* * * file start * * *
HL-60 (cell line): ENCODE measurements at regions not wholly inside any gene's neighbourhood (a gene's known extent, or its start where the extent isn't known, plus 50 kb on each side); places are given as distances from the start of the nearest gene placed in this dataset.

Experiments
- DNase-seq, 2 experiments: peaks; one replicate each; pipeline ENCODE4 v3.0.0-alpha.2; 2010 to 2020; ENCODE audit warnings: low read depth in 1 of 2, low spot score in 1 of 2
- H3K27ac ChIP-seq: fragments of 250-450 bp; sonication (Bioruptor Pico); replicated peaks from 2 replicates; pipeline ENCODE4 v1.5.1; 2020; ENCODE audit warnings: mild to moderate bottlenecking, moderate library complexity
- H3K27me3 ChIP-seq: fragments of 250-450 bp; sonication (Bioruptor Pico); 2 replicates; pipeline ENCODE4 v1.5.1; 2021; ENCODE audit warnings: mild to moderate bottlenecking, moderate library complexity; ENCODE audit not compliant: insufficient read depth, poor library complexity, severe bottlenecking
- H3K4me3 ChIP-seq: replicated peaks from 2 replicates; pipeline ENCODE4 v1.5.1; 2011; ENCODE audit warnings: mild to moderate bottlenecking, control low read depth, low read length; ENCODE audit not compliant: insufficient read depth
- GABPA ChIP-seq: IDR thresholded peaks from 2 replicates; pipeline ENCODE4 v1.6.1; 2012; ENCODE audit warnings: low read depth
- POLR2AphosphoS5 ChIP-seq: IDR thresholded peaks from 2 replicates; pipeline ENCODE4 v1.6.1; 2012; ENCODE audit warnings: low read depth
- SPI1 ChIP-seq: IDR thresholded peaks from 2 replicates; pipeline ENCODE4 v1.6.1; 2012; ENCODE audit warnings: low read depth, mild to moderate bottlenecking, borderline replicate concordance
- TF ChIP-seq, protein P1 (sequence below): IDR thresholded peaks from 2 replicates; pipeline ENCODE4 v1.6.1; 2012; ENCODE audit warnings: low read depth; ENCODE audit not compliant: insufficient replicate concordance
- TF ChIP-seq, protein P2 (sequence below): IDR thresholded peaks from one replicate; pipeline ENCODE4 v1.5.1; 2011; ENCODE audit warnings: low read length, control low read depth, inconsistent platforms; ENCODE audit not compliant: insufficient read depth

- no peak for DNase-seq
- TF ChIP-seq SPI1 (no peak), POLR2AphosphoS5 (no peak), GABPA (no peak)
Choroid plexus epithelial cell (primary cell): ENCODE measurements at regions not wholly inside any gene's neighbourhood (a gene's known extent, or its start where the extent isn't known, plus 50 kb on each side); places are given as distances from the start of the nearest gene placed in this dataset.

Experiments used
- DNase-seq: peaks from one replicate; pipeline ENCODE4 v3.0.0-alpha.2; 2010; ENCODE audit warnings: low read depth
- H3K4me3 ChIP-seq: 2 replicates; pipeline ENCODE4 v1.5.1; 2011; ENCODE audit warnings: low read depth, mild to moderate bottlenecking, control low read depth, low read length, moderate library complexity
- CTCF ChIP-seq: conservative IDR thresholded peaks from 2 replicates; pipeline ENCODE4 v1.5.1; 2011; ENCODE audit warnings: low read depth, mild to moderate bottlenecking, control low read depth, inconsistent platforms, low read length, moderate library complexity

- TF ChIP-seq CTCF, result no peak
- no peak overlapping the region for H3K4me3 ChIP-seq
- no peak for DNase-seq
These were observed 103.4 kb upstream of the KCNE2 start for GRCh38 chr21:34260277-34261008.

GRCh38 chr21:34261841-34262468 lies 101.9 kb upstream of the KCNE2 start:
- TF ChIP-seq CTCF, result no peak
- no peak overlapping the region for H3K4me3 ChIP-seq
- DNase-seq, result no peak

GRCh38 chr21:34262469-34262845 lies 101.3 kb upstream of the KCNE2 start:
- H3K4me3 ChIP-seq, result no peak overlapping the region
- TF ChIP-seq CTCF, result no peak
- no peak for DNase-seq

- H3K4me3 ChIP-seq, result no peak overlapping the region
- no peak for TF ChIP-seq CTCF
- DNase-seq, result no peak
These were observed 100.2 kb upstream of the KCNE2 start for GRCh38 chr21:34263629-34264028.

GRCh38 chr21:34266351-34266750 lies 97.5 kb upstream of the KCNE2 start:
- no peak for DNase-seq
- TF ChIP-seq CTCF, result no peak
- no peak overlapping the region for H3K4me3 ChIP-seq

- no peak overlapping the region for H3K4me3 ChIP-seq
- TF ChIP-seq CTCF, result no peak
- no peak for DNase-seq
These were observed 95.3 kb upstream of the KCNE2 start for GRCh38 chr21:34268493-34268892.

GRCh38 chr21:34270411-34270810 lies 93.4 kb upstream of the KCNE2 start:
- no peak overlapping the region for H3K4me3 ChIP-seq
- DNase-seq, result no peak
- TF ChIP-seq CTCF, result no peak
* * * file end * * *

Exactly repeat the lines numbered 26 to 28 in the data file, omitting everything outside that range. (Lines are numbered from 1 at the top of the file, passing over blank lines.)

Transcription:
- DNase-seq, result no peak

GRCh38 chr21:34262469-34262845 lies 101.3 kb upstream of the KCNE2 start:
- H3K4me3 ChIP-seq, result no peak overlapping the region